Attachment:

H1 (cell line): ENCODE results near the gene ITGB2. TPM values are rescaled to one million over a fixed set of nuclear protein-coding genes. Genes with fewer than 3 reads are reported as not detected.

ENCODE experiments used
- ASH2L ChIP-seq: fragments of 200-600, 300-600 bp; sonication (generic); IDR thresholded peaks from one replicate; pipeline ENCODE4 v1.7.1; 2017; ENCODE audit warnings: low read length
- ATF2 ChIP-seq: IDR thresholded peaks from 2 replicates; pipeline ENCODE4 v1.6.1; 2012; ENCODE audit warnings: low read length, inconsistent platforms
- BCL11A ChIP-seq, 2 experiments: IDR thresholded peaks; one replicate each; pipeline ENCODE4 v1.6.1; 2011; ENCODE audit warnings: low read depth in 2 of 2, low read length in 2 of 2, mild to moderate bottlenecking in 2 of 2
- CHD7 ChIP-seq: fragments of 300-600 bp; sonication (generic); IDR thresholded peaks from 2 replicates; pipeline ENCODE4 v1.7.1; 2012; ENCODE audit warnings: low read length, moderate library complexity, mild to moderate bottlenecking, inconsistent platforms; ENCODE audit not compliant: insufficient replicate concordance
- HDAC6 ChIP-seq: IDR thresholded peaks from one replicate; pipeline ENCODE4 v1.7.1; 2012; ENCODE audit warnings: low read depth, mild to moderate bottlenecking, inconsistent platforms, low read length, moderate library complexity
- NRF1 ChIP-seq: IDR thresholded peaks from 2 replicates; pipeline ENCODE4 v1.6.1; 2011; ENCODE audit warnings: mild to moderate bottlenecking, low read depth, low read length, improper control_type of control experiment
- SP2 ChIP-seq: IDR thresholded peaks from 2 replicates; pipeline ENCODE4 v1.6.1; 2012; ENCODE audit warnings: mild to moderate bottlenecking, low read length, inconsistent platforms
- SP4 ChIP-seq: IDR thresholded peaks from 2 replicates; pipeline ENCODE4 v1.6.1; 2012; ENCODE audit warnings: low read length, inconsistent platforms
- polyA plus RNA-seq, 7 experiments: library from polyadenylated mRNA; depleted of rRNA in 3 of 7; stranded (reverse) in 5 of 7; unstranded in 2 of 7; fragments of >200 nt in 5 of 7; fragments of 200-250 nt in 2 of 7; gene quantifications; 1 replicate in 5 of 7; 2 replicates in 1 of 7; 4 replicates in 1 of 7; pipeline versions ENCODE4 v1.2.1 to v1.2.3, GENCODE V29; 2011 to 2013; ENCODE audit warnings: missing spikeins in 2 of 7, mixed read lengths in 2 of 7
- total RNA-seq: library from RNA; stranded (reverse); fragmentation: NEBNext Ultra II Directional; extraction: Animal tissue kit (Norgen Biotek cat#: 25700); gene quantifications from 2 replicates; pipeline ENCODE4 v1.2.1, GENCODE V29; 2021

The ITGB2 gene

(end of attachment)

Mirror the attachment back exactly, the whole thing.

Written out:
H1 (cell line): ENCODE results near the gene ITGB2. TPM values are rescaled to one million over a fixed set of nuclear protein-coding genes. Genes with fewer than 3 reads are reported as not detected.

ENCODE experiments used
- ASH2L ChIP-seq: fragments of 200-600, 300-600 bp; sonication (generic); IDR thresholded peaks from one replicate; pipeline ENCODE4 v1.7.1; 2017; ENCODE audit warnings: low read length
- ATF2 ChIP-seq: IDR thresholded peaks from 2 replicates; pipeline ENCODE4 v1.6.1; 2012; ENCODE audit warnings: low read length, inconsistent platforms
- BCL11A ChIP-seq, 2 experiments: IDR thresholded peaks; one replicate each; pipeline ENCODE4 v1.6.1; 2011; ENCODE audit warnings: low read depth in 2 of 2, low read length in 2 of 2, mild to moderate bottlenecking in 2 of 2
- CHD7 ChIP-seq: fragments of 300-600 bp; sonication (generic); IDR thresholded peaks from 2 replicates; pipeline ENCODE4 v1.7.1; 2012; ENCODE audit warnings: low read length, moderate library complexity, mild to moderate bottlenecking, inconsistent platforms; ENCODE audit not compliant: insufficient replicate concordance
- HDAC6 ChIP-seq: IDR thresholded peaks from one replicate; pipeline ENCODE4 v1.7.1; 2012; ENCODE audit warnings: low read depth, mild to moderate bottlenecking, inconsistent platforms, low read length, moderate library complexity
- NRF1 ChIP-seq: IDR thresholded peaks from 2 replicates; pipeline ENCODE4 v1.6.1; 2011; ENCODE audit warnings: mild to moderate bottlenecking, low read depth, low read length, improper control_type of control experiment
- SP2 ChIP-seq: IDR thresholded peaks from 2 replicates; pipeline ENCODE4 v1.6.1; 2012; ENCODE audit warnings: mild to moderate bottlenecking, low read length, inconsistent platforms
- SP4 ChIP-seq: IDR thresholded peaks from 2 replicates; pipeline ENCODE4 v1.6.1; 2012; ENCODE audit warnings: low read length, inconsistent platforms
- polyA plus RNA-seq, 7 experiments: library from polyadenylated mRNA; depleted of rRNA in 3 of 7; stranded (reverse) in 5 of 7; unstranded in 2 of 7; fragments of >200 nt in 5 of 7; fragments of 200-250 nt in 2 of 7; gene quantifications; 1 replicate in 5 of 7; 2 replicates in 1 of 7; 4 replicates in 1 of 7; pipeline versions ENCODE4 v1.2.1 to v1.2.3, GENCODE V29; 2011 to 2013; ENCODE audit warnings: missing spikeins in 2 of 7, mixed read lengths in 2 of 7
- total RNA-seq: library from RNA; stranded (reverse); fragmentation: NEBNext Ultra II Directional; extraction: Animal tissue kit (Norgen Biotek cat#: 25700); gene quantifications from 2 replicates; pipeline ENCODE4 v1.2.1, GENCODE V29; 2021

The ITGB2 gene